The way the rebels wanted to achieve change is key to understanding the Great Revolt. This was not a revolution: they did not want to kill or dethrone the king, let alone attack the institution of monarchy. Rather, they wanted to save it from itself. Time and again in English history, popular revolts have offered up this same, ultimately conservative, narrative: the king is a good man, but he is surrounded by corrupt advisers. If we can speak to him, he will do right by us. Rage at a loss of personal liberty combined with a respect for rightful authority: it was a very English form of rebellion.
But the thousands of people who massed at Mile End, in Essex, in June 1381, and demanded an audience with the king, were no less terrifying for it. Following an earlier failed attempt to meet with the king at Blackheath, a furious rebel army had invaded London, murdered high-ranking officials including the chancellor and the archbishop of Canterbury, and left chaos in its wake. The 14-year-old king had no choice but to hear what the rebels had to say.
Richard’s meeting with the rebels is one of the most astonishing moments in English history. Imagine the scene: a 14-year-old boy rides out to meet thousands of his armed and angry people. Greatly outnumbered, the king was taking a huge risk. In that moment, the realm itself might have been overthrown. But something quite different happened: “And when the king arrived and the commons saw him, they knelt down to him, saying, ‘Welcome, our Lord King Richard, if it pleases you, and we will not have any other king but you.’ ”
The rebels had come to appeal to the king, as their true leader. They presented him with the most radical list of demands in medieval English history. They demanded he abolish serfdom: no man was to serve any other in England “except at his own will”. They demanded the right to buy and sell goods anywhere in the country, thus breaking the grip of the monopolies and guilds that ran the medieval economy (in other words, not socialism but a freer market). Other demands, which arose later, were even more radical: the abolition of the aristocracy and of the church hierarchy. There were to be no lords but the king, and no masters but the people.
All of this can best be seen in the context of growing prosperity and social mobility. The Great Revolt was less about turning the world upside down than making it fairer: sweeping away corrupt people, institutions and laws and allowing citizens to live without undue state interference or illegitimate burdens. Which is why the most astonishing aspect of the whole affair was the king’s response to the rebels’ demands: he agreed to them and issued sealed proclamations confirming his promise.
What was Richard doing? Most historians, Barker says, assume he was cynically buying time so that he could gather forces to put down the rebels. But the fact that it took him 18 days to revoke the promises he made suggests something different: that he meant it. Barker believes that the young king had a greater connection with his people than with the advisers who surrounded him, and that he genuinely wanted to meet their demands, but that the aristocracy – the same aristocracy that would later depose and murder him – closed ranks and prevented him from doing so.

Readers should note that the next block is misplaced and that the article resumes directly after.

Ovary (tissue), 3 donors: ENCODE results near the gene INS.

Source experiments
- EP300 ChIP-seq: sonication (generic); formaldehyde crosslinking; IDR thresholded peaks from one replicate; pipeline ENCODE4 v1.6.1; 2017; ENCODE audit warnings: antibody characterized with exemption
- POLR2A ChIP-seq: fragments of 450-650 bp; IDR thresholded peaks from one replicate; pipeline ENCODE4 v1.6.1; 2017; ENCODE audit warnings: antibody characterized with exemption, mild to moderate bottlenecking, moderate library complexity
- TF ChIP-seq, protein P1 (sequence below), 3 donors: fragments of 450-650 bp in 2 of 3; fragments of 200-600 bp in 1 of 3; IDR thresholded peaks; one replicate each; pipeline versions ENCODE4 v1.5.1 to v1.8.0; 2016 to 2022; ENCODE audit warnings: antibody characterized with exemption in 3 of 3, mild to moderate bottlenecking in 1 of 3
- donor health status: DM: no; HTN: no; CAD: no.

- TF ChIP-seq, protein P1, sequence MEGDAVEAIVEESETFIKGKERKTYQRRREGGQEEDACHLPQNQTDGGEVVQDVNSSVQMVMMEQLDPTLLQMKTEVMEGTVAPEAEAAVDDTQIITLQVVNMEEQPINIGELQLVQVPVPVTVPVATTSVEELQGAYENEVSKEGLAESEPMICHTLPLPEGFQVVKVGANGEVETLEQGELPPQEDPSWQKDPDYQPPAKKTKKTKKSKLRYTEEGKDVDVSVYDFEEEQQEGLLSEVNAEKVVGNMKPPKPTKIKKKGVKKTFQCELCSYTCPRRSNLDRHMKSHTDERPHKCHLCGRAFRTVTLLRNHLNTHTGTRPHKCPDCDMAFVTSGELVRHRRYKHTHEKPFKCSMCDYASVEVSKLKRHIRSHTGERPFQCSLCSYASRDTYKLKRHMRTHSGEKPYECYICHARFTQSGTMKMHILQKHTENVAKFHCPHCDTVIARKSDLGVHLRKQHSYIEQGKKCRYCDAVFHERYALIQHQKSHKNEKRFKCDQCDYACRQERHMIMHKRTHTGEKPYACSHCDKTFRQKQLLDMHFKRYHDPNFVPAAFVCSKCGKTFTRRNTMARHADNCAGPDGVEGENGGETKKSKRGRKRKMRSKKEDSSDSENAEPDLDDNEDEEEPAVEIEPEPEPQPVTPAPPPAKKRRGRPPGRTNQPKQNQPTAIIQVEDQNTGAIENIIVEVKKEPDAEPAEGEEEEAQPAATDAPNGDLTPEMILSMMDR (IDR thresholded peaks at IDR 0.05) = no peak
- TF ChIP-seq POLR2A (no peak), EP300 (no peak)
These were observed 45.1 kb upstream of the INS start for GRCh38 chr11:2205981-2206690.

If all this is true, the Great Revolt of 1381 begins to look like a giant opportunity almost taken. It was not the “Peasants’ Revolt” beloved of the Marxist historians whom Barker criticises for presenting it as “an unavoidable result of the age-old class struggle”. Neither were its two folk heroes, Wat Tyler and John Ball, especially important. Tyler led the Kentish rebels in their last meeting with the king but was only one of many leaders. Ball is even murkier. The famous proto-socialist sermon he is supposed to have given on Blackheath (“when Adam delved and Eve span, who was then the gentleman?”) seems to be later invention: Barker doubts he was even there.
But the Great Revolt’s significance is beyond doubt. It was the first time a rebellion against the state had been led by ordinary citizens rather than aristocrats, and the first time those citizens had demanded their personal liberty from their king.
In the event, they failed to win it. The rebels went home, believing the king would keep his word, and they were mistaken. The revenge was brutal: across the south-east of England “gibbets rose where none had been before”. The elite were back in the saddle – but only just, and scars would remain.
It is not too Whiggish to wonder what England would look like now had the rebel demands been met. It is not too Whiggish either, I don’t think, to accept that the study of history does sometimes throw up clear forks on the road: points at which two different paths open up, leading to different possible futures. So, 878, 1066, 1658, 1939: we could argue all day over our favourite turning points in England’s history. Barker shows that, without doubt, the turmoil of 1381 cannot be left off anyone’s list.